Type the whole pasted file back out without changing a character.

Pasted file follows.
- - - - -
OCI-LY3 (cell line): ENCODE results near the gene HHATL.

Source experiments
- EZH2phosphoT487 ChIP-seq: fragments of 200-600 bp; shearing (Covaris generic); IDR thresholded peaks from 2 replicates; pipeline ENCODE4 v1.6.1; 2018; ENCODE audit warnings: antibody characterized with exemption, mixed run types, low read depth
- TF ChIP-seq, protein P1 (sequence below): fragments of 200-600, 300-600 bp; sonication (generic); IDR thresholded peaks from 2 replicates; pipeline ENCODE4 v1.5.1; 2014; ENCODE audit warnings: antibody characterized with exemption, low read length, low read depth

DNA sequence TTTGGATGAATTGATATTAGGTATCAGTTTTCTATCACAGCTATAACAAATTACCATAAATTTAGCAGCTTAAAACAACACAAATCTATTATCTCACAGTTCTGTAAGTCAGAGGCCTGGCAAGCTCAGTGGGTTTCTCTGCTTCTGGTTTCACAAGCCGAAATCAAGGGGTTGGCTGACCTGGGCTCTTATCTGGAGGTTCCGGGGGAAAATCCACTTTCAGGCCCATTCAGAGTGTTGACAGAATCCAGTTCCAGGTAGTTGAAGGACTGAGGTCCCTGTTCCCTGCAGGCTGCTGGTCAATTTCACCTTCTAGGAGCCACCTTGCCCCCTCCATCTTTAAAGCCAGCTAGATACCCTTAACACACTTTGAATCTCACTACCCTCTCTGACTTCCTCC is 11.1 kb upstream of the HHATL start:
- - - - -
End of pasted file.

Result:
OCI-LY3 (cell line): ENCODE results near the gene HHATL.

Source experiments
- EZH2phosphoT487 ChIP-seq: fragments of 200-600 bp; shearing (Covaris generic); IDR thresholded peaks from 2 replicates; pipeline ENCODE4 v1.6.1; 2018; ENCODE audit warnings: antibody characterized with exemption, mixed run types, low read depth
- TF ChIP-seq, protein P1 (sequence below): fragments of 200-600, 300-600 bp; sonication (generic); IDR thresholded peaks from 2 replicates; pipeline ENCODE4 v1.5.1; 2014; ENCODE audit warnings: antibody characterized with exemption, low read length, low read depth

DNA sequence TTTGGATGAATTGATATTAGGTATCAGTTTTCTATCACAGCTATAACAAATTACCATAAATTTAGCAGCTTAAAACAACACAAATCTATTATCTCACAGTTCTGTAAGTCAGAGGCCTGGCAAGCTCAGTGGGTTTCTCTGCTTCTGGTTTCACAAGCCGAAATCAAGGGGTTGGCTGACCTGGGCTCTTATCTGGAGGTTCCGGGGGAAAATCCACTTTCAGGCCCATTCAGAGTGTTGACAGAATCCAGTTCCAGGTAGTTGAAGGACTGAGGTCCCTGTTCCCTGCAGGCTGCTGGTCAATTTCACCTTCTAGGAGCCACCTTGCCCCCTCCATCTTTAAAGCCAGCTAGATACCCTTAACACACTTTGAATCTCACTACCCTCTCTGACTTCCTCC is 11.1 kb upstream of the HHATL start: